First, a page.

No doubt, Andrew loved being included.
Since phonics made little sense, he learned to read through site words. With a strong tactile preference, he mastered addition and subtraction through Touch Math
With this differentiated instruction, he succeeded on his own terms. That was his way of taking control.
One day when I went running, he tagged along – showing incredible endurance. A tentative bond between father and son grew stronger with each subsequent outing.
Yet the transition to middle school proved bumpy. Psychotropic medication soon became a fact of life. It reduced some – but not all – of the edge. Andrew still frequented the in-school suspension classroom at least one day per week – oftentimes more. By attaching to anyone who paid him attention, some students took advantage – encouraging him to create chaos, which he readily did. The cross country coach assumed my son would be distraction and didn’t want him on the team, until I insisted.
Meanwhile, hoarding food continued at home – especially entire jars of peanut butter during the middle of the night. Those early days of neglect had left a permanent imprint in his brain.
Whenever seeing food at school, Andrew sneaked and ate – placing the trash in his book bag as if no one would see. His impulsive tendencies from FASD combined with the need to survive from early trauma weren’t a healthy mix. By the end of the school day, his pockets were full – usually with other students’ stuff. One teacher’s public shaming made the problem worse.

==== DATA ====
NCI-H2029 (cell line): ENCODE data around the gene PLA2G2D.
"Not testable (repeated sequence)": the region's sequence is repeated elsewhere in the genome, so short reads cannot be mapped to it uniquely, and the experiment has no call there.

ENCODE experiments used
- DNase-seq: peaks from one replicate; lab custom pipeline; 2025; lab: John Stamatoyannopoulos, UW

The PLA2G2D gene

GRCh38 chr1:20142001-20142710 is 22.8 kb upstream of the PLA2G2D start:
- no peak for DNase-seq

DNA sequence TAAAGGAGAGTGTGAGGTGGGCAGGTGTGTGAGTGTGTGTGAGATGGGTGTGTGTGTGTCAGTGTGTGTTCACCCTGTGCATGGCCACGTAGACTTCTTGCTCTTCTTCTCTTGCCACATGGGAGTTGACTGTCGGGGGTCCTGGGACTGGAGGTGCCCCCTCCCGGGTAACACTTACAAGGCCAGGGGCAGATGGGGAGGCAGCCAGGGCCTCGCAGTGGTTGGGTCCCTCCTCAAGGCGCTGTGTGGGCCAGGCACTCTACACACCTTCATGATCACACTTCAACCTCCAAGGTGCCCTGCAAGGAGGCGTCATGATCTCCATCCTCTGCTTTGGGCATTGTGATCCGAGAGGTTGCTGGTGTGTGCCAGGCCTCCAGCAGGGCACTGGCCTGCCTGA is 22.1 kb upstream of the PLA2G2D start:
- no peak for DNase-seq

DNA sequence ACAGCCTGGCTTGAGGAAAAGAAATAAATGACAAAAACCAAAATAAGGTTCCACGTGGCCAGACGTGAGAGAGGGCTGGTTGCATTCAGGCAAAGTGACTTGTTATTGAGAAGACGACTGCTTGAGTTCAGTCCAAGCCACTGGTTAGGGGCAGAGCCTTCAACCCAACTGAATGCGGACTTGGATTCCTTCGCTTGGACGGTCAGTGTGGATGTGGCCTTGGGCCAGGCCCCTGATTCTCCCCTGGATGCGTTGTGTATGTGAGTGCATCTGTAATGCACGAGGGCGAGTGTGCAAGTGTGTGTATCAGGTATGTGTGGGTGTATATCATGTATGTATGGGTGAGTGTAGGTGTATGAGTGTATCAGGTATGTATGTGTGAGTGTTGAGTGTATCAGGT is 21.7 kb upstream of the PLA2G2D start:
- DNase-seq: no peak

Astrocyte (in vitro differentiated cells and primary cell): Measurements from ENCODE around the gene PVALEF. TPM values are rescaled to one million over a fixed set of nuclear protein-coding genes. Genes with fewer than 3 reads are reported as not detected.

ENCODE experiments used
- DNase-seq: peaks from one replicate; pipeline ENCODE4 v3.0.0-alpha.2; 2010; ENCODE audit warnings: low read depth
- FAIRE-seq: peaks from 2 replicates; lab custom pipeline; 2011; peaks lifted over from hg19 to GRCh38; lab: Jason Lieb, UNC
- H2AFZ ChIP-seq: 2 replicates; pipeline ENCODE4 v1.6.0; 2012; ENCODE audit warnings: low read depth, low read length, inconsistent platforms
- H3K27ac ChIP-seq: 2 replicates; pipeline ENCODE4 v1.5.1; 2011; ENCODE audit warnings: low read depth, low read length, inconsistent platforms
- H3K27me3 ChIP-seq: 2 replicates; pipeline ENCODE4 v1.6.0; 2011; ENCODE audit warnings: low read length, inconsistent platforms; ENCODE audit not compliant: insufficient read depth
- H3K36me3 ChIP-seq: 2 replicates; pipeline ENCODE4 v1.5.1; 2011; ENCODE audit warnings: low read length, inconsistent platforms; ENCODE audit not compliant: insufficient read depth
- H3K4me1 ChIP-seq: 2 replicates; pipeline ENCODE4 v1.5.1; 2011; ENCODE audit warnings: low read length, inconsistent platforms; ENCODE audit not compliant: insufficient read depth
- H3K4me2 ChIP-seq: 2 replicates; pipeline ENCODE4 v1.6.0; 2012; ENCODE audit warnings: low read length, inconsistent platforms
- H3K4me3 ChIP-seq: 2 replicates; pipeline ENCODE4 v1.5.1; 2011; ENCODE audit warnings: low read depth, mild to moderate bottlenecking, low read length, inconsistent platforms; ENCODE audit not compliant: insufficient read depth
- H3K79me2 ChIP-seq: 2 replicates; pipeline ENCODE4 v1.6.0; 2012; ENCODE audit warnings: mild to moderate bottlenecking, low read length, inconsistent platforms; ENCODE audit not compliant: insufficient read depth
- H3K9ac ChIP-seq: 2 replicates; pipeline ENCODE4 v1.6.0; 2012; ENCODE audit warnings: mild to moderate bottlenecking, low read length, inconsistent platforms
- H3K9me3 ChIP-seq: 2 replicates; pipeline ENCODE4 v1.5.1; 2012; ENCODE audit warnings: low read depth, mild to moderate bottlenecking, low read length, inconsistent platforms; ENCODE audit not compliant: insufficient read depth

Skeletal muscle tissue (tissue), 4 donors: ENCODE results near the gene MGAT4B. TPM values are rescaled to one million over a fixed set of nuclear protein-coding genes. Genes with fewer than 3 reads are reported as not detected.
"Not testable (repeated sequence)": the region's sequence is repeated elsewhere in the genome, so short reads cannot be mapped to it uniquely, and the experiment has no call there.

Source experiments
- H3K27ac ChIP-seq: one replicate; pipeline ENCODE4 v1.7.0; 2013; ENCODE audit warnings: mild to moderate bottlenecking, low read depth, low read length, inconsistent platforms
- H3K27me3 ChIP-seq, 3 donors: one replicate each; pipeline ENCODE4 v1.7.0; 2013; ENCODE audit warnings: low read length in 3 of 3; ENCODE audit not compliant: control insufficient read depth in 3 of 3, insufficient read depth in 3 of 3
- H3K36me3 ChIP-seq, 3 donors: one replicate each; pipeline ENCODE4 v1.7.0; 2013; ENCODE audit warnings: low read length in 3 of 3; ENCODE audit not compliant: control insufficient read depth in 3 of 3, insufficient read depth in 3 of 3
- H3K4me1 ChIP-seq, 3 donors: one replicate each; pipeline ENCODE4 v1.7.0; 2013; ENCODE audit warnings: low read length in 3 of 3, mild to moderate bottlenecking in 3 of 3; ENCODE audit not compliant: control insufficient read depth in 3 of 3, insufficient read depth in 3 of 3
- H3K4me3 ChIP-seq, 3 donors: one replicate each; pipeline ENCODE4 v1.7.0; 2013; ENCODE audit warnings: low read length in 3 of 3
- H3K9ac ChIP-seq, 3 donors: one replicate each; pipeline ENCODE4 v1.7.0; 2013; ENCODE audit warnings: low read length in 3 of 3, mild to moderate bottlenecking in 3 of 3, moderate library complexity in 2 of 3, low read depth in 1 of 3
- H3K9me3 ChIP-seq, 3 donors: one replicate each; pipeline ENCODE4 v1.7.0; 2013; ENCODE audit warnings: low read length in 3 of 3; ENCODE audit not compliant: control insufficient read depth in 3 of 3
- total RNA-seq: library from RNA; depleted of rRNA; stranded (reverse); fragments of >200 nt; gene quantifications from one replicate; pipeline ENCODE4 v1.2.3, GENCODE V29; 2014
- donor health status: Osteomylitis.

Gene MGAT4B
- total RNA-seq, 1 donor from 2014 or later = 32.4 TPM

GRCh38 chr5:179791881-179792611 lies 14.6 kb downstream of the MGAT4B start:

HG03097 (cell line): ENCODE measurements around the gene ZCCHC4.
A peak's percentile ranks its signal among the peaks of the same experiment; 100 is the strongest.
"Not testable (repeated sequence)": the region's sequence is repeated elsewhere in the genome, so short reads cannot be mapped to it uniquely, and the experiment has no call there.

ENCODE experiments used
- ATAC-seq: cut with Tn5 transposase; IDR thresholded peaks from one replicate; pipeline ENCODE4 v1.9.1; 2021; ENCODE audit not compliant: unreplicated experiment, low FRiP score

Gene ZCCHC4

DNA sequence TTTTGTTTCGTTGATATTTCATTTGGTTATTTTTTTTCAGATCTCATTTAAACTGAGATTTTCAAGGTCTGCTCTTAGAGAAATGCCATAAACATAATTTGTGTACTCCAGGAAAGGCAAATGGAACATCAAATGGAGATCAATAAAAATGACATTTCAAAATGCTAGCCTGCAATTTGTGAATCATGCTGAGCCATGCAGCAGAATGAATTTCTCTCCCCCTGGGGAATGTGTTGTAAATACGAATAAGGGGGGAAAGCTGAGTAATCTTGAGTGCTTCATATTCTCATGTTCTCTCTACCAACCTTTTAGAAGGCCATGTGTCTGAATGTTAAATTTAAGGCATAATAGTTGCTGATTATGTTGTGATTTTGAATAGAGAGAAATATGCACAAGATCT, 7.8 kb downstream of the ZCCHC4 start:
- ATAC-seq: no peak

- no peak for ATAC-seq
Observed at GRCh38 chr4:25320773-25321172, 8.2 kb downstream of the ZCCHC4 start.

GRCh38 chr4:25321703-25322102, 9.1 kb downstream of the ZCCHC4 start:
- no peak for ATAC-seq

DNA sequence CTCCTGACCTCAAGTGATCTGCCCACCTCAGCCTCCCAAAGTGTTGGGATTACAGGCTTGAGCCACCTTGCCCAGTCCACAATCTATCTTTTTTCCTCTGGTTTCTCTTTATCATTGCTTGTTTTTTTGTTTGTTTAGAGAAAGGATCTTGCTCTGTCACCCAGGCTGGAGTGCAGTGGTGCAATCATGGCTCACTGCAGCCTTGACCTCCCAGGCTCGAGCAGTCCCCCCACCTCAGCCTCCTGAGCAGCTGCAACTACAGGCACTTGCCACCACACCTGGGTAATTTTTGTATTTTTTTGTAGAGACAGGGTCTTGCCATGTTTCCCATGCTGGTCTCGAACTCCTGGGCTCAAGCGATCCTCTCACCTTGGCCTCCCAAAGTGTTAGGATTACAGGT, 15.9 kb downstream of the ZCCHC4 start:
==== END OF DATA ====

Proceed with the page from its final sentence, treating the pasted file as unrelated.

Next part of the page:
“I won’t – and can’t – go hungry again.”
Until his 14th birthday, he wet the bed almost every night – physiological in origin but intensified from trauma.
With so many negatives in Andrew’s life, running in high school was the saving grace. A new cross country coach believed in my son. More importantly, he understood his behavior. After adopting a son with similar challenges, he knew what to do and what not to do. That understanding made all the difference in the world.
As a more confident teenager rose in prominence in Special Olympics during the same time period, mentors offered firm yet nurturing boundaries. The same applied to several older running buddies. No one ever promised more than could be delivered – per my request, although most didn’t fully “get it” on the first take.
Today this 25-year-old man smiles a lot and shines in front of a camera. Yet some things unfortunately are out of his reach – probably forever. Interpreting cause and effect remains difficult, often impossible to fully grasp. And the layers from his past remain. Like parents raising traumatized children, I will continue removing them – one at a time, as I have done for the past 20 years.
Andrew Peterson deserves nothing less – just like every other child who’s experienced the devastating effects of early trauma or Fetal Alcohol Spectrum Disorder.
One day he’ll appear on the Runner’s World cover. Perhaps after running the Boston Marathon and breaking another barrier. DCP
Craig Peterson publishes EACH Child every Tuesday. To subscribe, open this link and “Like” the page. EACH Child is Special
To follow Craig’s progress in writing a book about raising his six children with special needs, click here: Adopting Faith: A Father’s Unconditional Love
To follow his son Andrew’s inspiring story, “Like” his special Facebook page. Andrew Peterson Athlete and Advocate